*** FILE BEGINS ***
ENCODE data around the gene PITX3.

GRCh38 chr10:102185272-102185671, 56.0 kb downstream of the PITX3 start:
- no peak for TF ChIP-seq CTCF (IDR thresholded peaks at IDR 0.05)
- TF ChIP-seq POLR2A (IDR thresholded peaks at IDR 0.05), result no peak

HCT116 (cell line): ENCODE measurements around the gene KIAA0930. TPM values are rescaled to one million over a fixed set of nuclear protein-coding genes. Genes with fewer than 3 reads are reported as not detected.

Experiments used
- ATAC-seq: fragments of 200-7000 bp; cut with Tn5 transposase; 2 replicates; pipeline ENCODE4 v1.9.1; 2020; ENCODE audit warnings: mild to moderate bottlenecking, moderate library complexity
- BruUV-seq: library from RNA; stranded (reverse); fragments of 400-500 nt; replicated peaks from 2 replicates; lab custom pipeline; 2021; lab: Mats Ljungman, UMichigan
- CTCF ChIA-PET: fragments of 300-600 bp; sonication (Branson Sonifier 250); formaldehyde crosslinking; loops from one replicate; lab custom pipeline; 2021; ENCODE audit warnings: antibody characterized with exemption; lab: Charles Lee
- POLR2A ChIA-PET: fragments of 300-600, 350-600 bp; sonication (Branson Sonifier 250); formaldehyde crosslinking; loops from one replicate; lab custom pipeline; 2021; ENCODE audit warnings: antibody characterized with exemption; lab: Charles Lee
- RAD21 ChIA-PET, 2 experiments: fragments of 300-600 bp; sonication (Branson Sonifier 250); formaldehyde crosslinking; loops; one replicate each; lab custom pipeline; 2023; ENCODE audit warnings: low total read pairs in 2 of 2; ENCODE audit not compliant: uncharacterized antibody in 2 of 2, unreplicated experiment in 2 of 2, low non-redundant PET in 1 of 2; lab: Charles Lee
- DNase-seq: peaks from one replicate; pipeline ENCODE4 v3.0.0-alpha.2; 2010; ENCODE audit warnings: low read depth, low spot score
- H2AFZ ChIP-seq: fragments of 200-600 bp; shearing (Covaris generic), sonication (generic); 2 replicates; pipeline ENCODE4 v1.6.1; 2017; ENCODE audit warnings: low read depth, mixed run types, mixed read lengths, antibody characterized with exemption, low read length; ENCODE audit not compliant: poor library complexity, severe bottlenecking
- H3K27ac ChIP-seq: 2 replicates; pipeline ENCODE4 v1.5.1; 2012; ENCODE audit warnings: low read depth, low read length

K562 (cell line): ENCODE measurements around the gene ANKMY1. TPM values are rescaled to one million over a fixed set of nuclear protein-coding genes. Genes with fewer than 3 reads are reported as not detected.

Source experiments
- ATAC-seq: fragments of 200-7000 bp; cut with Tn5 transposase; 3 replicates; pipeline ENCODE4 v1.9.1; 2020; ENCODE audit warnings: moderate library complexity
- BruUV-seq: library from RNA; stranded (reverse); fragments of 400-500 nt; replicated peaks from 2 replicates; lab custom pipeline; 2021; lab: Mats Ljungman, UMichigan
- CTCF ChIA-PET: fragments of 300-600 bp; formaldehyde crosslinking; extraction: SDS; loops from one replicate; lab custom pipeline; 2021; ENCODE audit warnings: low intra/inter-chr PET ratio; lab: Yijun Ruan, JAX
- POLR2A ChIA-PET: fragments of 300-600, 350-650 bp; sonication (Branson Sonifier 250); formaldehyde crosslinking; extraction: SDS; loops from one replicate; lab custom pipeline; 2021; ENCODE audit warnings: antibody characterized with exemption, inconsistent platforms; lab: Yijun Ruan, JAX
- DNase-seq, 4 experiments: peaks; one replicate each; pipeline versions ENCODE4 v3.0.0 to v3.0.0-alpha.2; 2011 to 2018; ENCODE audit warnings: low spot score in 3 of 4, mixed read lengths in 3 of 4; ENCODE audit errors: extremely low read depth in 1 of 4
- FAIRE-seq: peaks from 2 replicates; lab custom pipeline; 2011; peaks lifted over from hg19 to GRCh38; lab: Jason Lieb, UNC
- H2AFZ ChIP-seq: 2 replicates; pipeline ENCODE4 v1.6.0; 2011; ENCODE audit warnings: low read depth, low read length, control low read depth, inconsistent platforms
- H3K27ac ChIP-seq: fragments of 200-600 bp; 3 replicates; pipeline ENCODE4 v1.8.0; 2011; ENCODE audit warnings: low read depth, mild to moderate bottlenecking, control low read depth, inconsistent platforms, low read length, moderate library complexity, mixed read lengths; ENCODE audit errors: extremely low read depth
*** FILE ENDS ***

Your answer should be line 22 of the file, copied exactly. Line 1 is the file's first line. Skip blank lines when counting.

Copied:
- FAIRE-seq: peaks from 2 replicates; lab custom pipeline; 2011; peaks lifted over from hg19 to GRCh38; lab: Jason Lieb, UNC